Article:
Canadian Consulting Engineer

ACEC-New Brunswick hands out awards to exp, GEMTEC, AMEC and Andrew Steeves

March 10, 2015

Clair Fort Kent International Bridge, New Brunswick.  Photo: exp.

Clair Fort Kent International Bridge, New Brunswick. Photo: exp.

The Association of Consulting Engineers – New Brunswick presented its annual awards last month. Exp won three awards in the program.

In the transportation category, the award went to exp for the Clair Fort Kent International Bridge. The replacement project involved a new four-span steel girder with composite deck bridge approximately 230 metres in length and the design of improvements to the US Route 1 bridge approach intersection. The new bridge required a hydraulic free board to address issues associated with a river prone to spring freshet ice jamming.

In the municipal/civil category the award went to GEMTEC for the Fredericton North Francophone School – Geotechnical Engineering. A piled foundation was initially proposed for the Fredericton North Francophone School because of poor soils conditions. However, after carrying out specialized geotechnical testing at the site, Gemtec engineers identified a shallow foundation as a viable alternative, which resulted in an estimated saving of $2 million and allowed for the project to meet the completion deadline.

AMEC Foster Wheeler won the award in the natural resources, energy and industry category for the Sa Dena Hes Mine for Teck Resources. The project involved decommissioning the site located north of the Town of Watson Lake in the Yukon Territory. The work included decommissioning the tailings facilities, mill facilities, mine workings and electrical infrastructure.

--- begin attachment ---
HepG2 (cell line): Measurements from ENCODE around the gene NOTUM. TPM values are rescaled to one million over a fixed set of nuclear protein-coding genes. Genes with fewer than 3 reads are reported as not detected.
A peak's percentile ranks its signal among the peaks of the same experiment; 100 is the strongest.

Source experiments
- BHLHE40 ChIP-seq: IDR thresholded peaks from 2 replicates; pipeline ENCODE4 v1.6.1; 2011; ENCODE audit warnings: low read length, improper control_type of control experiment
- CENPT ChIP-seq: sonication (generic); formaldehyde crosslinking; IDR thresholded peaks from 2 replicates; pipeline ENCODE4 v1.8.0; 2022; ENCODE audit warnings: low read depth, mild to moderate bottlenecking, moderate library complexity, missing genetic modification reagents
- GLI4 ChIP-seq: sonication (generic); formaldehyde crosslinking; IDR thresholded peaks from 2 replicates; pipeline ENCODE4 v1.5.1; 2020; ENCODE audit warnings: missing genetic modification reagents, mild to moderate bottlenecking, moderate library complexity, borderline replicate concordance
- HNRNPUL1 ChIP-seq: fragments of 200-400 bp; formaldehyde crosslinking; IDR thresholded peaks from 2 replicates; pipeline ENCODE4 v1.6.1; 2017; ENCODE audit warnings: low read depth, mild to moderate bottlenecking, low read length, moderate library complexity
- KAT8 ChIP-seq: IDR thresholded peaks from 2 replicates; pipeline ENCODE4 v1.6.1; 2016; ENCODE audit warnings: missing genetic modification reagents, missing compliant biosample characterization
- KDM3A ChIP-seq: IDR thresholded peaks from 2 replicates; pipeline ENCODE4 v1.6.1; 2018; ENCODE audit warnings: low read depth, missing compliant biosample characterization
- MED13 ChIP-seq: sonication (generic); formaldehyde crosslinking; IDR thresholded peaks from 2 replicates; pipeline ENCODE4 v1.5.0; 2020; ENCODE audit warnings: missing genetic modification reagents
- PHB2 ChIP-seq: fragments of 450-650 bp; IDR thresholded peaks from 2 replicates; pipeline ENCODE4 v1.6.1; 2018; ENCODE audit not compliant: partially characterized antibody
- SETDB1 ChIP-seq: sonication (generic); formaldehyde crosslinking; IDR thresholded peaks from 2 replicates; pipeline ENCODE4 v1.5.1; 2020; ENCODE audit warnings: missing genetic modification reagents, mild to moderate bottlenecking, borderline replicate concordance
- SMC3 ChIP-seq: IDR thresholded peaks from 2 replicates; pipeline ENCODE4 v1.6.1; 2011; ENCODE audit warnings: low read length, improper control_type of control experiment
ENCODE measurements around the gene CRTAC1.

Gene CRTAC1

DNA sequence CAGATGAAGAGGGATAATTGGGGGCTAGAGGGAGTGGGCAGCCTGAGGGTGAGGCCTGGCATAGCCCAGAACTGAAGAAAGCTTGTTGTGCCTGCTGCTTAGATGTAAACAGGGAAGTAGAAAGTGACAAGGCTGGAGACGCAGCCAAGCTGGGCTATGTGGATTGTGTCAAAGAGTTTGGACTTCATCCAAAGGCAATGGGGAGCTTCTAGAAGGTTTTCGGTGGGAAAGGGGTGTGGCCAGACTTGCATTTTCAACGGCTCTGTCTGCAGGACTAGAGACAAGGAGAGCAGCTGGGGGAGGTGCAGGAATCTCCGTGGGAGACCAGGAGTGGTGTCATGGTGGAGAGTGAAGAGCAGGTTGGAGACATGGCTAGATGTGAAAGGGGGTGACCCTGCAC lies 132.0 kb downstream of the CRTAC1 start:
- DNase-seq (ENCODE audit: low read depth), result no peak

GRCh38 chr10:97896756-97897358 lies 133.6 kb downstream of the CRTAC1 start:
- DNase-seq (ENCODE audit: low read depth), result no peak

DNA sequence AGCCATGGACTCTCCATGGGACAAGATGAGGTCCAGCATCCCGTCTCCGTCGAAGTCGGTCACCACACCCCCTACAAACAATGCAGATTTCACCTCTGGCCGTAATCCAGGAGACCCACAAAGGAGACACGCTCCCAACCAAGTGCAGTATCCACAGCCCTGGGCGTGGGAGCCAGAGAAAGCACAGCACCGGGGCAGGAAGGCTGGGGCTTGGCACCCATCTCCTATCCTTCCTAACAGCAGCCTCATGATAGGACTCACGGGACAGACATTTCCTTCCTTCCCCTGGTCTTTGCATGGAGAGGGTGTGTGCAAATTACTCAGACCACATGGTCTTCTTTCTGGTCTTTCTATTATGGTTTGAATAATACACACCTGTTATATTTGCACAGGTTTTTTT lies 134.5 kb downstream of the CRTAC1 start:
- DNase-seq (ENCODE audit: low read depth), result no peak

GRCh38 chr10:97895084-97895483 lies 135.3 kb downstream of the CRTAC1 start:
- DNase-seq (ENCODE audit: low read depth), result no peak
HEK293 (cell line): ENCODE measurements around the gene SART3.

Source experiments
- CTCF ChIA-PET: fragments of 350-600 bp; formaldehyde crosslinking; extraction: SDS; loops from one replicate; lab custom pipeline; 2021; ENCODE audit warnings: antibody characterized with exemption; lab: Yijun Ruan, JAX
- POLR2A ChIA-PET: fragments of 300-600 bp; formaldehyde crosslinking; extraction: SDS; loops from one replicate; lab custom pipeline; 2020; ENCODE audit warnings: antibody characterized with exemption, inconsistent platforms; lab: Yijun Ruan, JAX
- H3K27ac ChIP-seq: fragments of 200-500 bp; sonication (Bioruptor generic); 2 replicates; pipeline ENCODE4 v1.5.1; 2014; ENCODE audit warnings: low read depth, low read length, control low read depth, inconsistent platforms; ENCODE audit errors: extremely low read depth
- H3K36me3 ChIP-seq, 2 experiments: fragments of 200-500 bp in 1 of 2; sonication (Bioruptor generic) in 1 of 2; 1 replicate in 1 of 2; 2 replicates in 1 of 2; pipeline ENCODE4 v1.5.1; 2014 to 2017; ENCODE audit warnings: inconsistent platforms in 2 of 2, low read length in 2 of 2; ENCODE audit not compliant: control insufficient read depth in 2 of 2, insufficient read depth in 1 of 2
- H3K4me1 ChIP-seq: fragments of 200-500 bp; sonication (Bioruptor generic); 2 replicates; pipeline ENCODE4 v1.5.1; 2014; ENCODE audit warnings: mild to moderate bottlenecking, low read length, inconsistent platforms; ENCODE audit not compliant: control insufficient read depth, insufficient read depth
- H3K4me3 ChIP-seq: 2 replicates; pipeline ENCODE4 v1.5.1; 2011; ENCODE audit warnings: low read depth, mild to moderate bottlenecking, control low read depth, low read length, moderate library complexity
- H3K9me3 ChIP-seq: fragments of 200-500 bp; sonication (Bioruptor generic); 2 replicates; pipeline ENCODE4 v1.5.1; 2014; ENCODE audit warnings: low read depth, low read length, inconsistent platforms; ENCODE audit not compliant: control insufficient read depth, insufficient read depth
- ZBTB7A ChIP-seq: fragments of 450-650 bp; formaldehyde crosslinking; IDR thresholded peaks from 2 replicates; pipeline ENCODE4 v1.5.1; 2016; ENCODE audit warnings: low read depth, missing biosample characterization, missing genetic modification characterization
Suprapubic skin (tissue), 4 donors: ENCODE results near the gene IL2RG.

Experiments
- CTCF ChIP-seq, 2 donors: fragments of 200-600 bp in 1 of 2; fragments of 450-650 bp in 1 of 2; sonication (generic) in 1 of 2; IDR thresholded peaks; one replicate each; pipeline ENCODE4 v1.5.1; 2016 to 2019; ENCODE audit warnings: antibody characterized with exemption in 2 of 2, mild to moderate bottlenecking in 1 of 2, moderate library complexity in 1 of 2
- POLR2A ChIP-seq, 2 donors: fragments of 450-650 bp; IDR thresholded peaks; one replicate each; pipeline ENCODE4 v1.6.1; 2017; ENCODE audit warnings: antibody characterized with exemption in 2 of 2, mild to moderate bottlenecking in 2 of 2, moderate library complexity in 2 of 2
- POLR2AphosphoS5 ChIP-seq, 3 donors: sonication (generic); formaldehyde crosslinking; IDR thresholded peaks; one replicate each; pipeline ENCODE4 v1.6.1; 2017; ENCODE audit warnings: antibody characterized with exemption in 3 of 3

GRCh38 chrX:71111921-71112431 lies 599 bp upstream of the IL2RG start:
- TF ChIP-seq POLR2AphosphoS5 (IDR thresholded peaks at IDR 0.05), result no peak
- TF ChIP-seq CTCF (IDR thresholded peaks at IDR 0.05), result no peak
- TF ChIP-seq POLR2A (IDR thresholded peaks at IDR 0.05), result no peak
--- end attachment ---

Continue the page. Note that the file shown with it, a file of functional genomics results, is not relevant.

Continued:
In the environmental category the award went to exp for the Meenan’s Cove Wastewater Treatment Plan for the Town of Quispamsis. The project replaced an aging wastewater collection and treatment system at the Wildwood Park Subdivision and expanded into the adjacent Forrester’s Cove subdivision which only had on-site sewage services. Through a analysis and life cycle costing, it was decided that an engineered wetland would be the best option to provide the treatment and a pressurized collection system was selected for Forrester’s Cove.

Exp also won in the buildings category for the Nick Nicolle Community Centre for the City of Saint John. As part of a revitalization of an inner city neighborhood, exp partnered with the city to inject new life into an existing two-story community center located in the Old North End.  The design objectives were to: create a landmark within the city; empower the neighborhood through a strong sense of identity; and fulfill the community’s needs of universal accessibility, safety, and flexibility of space for diverse programming. The project began with a design charrette involving community members.

Christy Cunningham gave out the President’s Award to Andrew Steeves, P.Eng.  See previous post of February 4, 2015.




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